Gangster Squad, an Untouchables–Dick Tracy (that is, without either of those movies’ vivacity), finally gets its belated release this Friday. The cast of the new movie is enough to make you take notice; it features Sean Penn, Ryan Gosling, Josh Brolin, and Emma Stone. But it is the story of the film’s delayed release that is undoubtedly more fascinating than the movie itself. Back in July 2012, in the wake of the Aurora, CO theater shootings, skittish producers pushed-back the release of this movie to cut a scene that, awkwardly-enough, featured a shooting in a theater. That places Gangster Squad squarely in the middle of the debate about representations of violence in our entertainment.
That’s said, the quality of the new movie renders the debate about violence and entertainment moot. Unlike some other films that have come out over the past month that depict — and take-up the question of — violence (like Zero Dark Thirty, Django Unchained), Gangster Squad is a guileless movie that, despite its cast, possesses little life and hardly any energy outside of its frenetic and often nonsensical action sequences. These scenes interrupt a slow-drawling plot in an effort to lend the film a little life by smattering the screen with gunfire, explosions, and revving car engines. Questions of entertainment ethics aside, in order for Gangster Squad to work it must win us over with its violence; that it fails not only renders the movie impotent as a glorification of brutality, it makes the film less than entertaining.
Gangster Squad is supposed to make us feel ambiguous about what is happening on screen. The movie tells the story of a vigilante squad of Los Angeles police officers, led by a stone-gazed Josh Brolin as Sgt. John O’Mara, who go off-line, breaking up the operations of the cutthroat head underworld thug, Mickey Cohen (Sean Penn), by employing Cohen’s methods: bloody raids, sabotage, murder. O’Mara is a decorated war vet, and when he moves with his pregnant wife to California, he is quickly singled-out by the police chief after the hot-headed cop busts up one of Cohen prostitution houses.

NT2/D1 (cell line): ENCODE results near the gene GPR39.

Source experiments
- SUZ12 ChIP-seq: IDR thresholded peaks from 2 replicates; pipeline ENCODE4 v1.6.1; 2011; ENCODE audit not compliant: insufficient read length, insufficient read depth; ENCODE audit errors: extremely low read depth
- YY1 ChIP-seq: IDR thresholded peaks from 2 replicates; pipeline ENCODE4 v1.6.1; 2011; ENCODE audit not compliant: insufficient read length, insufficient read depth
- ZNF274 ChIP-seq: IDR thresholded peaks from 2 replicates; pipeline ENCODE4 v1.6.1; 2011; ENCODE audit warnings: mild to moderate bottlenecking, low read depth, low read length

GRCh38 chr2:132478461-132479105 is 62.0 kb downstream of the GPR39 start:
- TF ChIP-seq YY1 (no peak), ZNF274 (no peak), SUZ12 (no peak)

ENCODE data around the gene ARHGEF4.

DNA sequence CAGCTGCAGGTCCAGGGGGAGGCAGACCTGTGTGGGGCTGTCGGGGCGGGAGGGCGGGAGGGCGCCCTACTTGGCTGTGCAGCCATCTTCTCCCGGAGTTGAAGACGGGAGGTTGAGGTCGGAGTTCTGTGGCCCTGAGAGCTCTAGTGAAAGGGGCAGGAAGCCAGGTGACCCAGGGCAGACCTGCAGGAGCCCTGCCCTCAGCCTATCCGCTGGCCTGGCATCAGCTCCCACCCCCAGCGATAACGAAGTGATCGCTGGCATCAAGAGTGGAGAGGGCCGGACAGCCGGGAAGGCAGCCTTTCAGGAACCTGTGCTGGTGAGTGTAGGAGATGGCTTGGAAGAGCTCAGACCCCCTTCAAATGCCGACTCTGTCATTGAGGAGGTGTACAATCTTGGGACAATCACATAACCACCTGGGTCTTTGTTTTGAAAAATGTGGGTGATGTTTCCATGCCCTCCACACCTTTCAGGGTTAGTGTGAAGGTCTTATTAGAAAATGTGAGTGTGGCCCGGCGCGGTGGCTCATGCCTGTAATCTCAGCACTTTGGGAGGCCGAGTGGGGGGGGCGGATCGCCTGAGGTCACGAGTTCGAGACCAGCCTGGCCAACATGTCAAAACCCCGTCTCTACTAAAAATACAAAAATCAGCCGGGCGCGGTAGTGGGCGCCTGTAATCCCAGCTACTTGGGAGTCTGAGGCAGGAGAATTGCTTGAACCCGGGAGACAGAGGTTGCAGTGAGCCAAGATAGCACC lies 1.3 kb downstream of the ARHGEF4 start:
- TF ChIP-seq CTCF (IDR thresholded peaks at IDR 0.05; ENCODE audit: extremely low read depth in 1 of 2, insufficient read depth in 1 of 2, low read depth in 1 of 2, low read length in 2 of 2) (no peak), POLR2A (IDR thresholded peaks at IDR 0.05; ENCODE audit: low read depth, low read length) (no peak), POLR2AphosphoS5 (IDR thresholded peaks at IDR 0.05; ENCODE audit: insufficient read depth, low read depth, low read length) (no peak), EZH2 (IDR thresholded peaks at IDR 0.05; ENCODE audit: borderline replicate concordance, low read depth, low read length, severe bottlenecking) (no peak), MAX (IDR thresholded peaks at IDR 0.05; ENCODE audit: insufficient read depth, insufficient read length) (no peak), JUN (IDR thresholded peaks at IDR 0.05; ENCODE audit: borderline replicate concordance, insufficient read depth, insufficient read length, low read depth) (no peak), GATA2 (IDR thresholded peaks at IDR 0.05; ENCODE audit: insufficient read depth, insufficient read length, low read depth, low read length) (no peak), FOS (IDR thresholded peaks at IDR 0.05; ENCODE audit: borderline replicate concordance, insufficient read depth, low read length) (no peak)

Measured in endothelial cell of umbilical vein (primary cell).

There are all sorts of dangling plot points. O’Mara’s wife doesn’t want her husband to get in the line of fire, but then she helps pick his crew; the squad never takes much time to plan anything, opting to just bust-in and blow the lid off any lead they get. There’s some clumsy talk about heroics and war, about the restless soldier struggling to reconcile himself with peace time. All of it is undercut by the paper thin characters, which, at times seem to demand to be taken seriously, and at other times seem to want to be pulp-heroes, vivid and blunt. What we get is something in middle, hesitant and lackluster.
Even Gosling and Penn can’t help this film, though they both show flashes of inspiration. Penn’s Cohen is the most dynamic character on screen, and his pruned-faced rages and uncontained cruelty should provide a spark. But Penn’s dynamism is like flint with no steel. Gosling plays the baby face, soft-spoken Sgt. Jerry Wooters in a near falsetto – a dandy cop who is happy enough looking out for his own skin until a shoeshine boy is gunned down in the street. Apparently that’s enough to provoke a complete life change for Wooters, whose newfound sense of moral anguish drives the young cop to join O’Mara’s tough guy crew. It is hardly a convincing motivation, but part and parcel for a film that never manages to give its characters any personality beyond a quick backstory brush strokes: the pregnant wife, the admiring son, the cultural pride, the dame at home.
The question of violence is raised (rather clumsily, which is typical for this overt and inarticulate movie) by one of the film’s characters, Officer Conway Keeler (Giovanni Ribisi), toward the mid-point of the film. Are the good guys as bad as the bad guys if they employ the same means to different ends? It is a moral reflection that fall flat not because it isn’t relevant to the story, but because we aren’t convinced by Gangster Squad’s characters or violence that anything that is happening on screen is of any consequence. The violence, in Gangster Squad, is rather like wall paper glue, messy, drippy white muck slathered around to make something flimsy stick to something hard. It is not an exhalation of blood and bullets, it is resignation to the only idea the filmmakers have for creating onscreen energy.